By Denise Baran-Unland Correspondent April 26, 2013 10:44PM
Dr. Larry Sisk, Stephen Platko and Father Daniel Torson, CPPS | Supplied photo
Stephen Platko, a resident of Plainfield and a graduate of Northwestern University, is a highly acclaimed composer of works for choir, band and orchestra as well as chamber music. His compositions have been featured in previous concerts of the Lewis University Choir, at the Midwest Band and Orchestra Exposition in Chicago, on radio station WFMT, and in concerts and liturgical services throughout the United States. For many years Platko served as choirmaster at St. Nicholas Orthodox Church in Joliet.
The chanter/celebrant will be Father Daniel Torson, CPPS, chaplain and assistant professor of theology at Lewis University. Torson played in the U.S. Air Force Band, in Omaha, Neb., where he was a saxophone soloist with the Concert Band. Prior to priesthood, Torson was a junior high band instructor. At Lewis University, he specializes in teaching liturgy/sacraments and Christian ethics.
Updated: May 30, 2013 2:08PM
One might assume the April 30 scheduling of a choral rendition of the “Panikhida,” the official memorial service of the Eastern Orthodox Church, on the brink of the denomination’s Holy Week was meticulously planned.
But that isn’t at all the case.
“When I looked at the score with Larry Sisk at Lewis last year, the fall concert was already scheduled so he said, ‘How about the spring?’” said Stephen Platko, 74, of Plainfield, former choir director of St. Nicholas Orthodox Church in Joliet. “The fact that it also falls close to our Easter is very appropriate.”
Easter or Pascha, as it’s also called, is May 5 this year in the Eastern Orthodox faith.
Dr. Lawrence Sisk, chairman and professor of music at Lewis University in Romeoville, was the perfect individual for Platko to approach with his project. Sisk directs the Lewis University Choir, a diverse group of students, faculty, staff and community members, that specializes in a cappella sacred music. This choir will sing the memorial service.
As choirmaster at St. Athanasios Greek Orthodox Church in Aurora, Sisk is quite familiar with the Panikhida. During its performance, the Rev. Daniel Torson, chaplain and assistant professor of theology at Lewis University, will join the choir as the chanter/celebrant.
Platko composed his rendition of the Panikhida in four to eight parts and specifically for the Lewis University Choir. The Panikhida’s texts extend back to the Third and Fourth century and are common to the requiems of many Christians denominations.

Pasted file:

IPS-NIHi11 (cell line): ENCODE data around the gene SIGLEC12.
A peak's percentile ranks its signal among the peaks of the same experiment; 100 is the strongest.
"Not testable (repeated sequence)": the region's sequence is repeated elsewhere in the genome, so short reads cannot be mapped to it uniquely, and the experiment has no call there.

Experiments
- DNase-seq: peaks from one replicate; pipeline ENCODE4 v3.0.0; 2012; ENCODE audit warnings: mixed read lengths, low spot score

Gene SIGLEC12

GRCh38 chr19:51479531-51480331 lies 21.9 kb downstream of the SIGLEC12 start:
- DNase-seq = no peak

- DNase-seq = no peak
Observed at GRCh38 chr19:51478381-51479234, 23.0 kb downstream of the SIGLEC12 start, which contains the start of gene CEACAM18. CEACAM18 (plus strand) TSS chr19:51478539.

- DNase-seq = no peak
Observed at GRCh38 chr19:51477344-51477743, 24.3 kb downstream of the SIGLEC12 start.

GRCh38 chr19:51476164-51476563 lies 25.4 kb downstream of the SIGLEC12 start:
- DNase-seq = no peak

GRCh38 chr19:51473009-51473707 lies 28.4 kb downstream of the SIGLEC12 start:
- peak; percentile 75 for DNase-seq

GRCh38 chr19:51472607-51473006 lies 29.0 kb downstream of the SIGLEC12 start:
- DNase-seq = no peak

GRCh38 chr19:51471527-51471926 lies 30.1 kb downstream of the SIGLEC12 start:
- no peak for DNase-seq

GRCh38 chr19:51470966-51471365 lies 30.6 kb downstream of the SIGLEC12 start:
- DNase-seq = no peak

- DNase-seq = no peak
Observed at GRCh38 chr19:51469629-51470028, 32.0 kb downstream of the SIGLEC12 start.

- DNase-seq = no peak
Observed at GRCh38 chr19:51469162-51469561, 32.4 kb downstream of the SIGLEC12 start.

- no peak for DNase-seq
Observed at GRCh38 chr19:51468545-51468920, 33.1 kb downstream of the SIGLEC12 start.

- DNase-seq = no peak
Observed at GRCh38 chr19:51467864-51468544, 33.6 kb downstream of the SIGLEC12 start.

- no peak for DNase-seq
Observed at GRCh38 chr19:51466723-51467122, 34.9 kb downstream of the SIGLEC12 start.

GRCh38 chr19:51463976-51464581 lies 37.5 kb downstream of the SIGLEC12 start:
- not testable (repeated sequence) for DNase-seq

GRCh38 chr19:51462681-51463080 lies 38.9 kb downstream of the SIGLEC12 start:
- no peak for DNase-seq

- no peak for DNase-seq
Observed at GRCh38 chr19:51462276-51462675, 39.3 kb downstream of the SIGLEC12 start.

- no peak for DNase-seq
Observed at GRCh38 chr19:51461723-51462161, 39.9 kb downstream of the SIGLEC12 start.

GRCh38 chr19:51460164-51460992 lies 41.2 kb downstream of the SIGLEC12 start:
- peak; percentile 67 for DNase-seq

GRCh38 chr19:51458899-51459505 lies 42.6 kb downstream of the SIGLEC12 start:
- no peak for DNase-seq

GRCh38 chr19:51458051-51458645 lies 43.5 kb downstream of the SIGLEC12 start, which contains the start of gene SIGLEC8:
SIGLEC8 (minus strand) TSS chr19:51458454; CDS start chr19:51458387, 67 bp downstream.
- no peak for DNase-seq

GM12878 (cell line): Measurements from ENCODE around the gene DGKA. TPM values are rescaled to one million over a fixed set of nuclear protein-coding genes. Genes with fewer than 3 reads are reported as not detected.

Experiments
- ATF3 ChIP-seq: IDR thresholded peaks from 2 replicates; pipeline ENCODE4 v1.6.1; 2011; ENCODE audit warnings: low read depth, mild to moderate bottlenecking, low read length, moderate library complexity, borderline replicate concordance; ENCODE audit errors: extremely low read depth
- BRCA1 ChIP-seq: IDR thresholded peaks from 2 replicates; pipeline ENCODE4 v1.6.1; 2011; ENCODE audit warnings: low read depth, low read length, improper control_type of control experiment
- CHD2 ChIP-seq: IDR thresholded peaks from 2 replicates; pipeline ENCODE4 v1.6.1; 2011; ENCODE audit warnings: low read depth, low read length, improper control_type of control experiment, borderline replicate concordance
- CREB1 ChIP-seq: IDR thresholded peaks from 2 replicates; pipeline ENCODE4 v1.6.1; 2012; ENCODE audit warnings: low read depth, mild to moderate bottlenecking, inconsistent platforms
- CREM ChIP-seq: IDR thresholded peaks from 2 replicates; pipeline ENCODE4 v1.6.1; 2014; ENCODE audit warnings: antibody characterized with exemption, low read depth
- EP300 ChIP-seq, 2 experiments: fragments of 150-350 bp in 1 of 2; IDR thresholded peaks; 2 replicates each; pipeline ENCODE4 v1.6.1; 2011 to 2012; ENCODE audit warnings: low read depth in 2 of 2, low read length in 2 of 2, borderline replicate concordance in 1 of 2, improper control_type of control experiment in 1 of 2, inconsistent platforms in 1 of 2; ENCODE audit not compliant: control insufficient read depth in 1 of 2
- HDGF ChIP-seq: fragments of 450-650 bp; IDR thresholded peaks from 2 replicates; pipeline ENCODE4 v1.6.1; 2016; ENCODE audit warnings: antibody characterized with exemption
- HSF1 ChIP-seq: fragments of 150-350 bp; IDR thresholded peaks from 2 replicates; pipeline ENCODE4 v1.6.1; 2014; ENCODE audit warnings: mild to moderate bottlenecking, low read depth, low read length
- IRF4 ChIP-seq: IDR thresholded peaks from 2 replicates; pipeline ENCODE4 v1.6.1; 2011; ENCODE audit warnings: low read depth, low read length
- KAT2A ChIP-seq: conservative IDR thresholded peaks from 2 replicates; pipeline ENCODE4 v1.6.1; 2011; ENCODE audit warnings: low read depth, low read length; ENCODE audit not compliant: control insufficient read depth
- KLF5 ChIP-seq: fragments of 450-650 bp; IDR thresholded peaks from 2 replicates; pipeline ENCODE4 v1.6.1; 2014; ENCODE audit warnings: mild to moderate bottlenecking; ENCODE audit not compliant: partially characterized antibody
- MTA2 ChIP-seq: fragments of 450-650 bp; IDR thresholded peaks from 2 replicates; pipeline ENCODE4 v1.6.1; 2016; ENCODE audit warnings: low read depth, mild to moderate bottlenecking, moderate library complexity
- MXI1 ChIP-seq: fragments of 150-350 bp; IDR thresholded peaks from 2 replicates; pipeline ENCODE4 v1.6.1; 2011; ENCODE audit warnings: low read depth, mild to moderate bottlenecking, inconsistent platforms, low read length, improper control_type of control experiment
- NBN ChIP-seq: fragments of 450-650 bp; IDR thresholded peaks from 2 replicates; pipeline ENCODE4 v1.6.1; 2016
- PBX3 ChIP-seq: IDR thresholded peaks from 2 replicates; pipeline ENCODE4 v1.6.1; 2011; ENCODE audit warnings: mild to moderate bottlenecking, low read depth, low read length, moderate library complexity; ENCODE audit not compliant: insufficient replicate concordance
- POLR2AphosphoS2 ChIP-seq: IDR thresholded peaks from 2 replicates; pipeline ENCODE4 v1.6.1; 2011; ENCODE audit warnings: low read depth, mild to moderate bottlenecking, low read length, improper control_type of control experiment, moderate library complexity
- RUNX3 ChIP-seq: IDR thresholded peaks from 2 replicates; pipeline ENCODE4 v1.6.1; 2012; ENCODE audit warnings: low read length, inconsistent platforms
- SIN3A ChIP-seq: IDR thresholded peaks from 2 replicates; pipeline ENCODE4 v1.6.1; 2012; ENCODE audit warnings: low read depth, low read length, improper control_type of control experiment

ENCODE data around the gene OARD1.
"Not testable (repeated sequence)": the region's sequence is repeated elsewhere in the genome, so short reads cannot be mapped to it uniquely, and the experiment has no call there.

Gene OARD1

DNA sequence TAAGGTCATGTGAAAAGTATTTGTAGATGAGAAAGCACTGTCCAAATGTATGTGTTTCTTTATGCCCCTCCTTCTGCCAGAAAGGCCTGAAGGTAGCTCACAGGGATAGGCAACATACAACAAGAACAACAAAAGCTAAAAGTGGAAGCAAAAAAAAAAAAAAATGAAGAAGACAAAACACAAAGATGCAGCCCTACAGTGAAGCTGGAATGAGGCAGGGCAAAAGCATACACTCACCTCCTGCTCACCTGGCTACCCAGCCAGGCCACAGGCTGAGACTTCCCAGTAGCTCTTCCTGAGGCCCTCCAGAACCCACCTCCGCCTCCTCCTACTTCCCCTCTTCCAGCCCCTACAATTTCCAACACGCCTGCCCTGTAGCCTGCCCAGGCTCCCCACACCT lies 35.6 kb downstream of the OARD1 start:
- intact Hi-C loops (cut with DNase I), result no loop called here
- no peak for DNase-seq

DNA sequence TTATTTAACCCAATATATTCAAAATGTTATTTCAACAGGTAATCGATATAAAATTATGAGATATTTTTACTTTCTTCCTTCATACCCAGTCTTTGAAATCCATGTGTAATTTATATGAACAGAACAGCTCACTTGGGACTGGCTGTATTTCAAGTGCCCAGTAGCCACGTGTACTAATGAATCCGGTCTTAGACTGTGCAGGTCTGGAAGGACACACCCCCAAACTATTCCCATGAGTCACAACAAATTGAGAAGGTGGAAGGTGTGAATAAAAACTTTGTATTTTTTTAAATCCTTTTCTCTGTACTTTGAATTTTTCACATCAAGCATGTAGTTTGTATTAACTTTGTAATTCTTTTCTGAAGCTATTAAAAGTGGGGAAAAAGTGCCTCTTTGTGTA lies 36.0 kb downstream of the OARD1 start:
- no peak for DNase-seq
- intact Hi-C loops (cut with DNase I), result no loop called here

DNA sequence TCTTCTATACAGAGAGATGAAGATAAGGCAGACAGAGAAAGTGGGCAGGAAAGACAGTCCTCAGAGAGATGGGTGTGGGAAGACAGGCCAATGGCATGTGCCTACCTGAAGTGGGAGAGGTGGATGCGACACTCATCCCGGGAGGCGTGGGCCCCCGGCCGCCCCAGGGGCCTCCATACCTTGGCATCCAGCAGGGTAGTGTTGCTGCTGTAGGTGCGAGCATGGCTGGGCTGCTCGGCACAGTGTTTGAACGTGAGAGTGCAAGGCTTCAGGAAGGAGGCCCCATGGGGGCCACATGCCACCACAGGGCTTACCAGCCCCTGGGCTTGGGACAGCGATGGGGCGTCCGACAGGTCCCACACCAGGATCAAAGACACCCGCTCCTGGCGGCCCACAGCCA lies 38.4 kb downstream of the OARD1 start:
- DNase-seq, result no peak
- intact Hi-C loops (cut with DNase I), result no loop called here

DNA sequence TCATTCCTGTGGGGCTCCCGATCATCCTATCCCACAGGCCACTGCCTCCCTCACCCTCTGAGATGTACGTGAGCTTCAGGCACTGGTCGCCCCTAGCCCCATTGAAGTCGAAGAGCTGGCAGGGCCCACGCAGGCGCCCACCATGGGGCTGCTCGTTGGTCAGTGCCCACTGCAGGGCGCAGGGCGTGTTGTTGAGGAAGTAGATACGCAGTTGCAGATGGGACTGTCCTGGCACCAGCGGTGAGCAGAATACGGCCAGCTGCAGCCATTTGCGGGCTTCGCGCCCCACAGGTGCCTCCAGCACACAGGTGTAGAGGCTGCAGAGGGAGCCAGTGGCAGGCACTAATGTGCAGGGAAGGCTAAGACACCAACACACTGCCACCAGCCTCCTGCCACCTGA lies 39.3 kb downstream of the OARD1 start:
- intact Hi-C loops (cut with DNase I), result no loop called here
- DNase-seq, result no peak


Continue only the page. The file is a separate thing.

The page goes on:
Although “requiem” suggests sobriety, the Panikhida’s prayers, litanies, readings, psalms and hymns actually impart of a sense of joy as they implore God for sweet repose of the departed and comfort the living.
“This is a very meaningful, complex and weighty piece of music,” Platko said. “I couldn’t have tackled this in my 20s or 30s, but now that I had the time to reflect on things, I believe I have the maturity to deal with the subject: the end of life as we know it and hope of something better in the life hereafter.”
Platko, who retired after 52 years of serving as his church’s choir director, was just 17 when he assumed that role. His rendition of the Panikhida was one of several contemporary liturgical arrangements Platko and his brother, Fr. John Platko, former pastor of Holy Trinity Church in Kansas, had planned to create together but never completed.
So when Platko’s brother died six years ago, Platko finished the arrangements and posted them on his website (www.orthodoxmusicaloffering.com) for others to use free of charge in a worship setting only.
Platko is also a former band director for Taft Elementary School in Lockport, Lockport West High School and Tinley Park High School. He retired in 1994 as district supervisor of fine arts at Bremen Township High School District 228 in Tinley Park.
In addition, Platko served as the second director for the Tinley Park “Arts Alive!” community band (www.artsalive.org/home.html), which promotes, teaches and performs fine arts for the Chicago area. He stepped down from that position in 2004.
“It was a very good community program,” Platko said. “It gave me an outlet to write many band pieces that actually were performed.”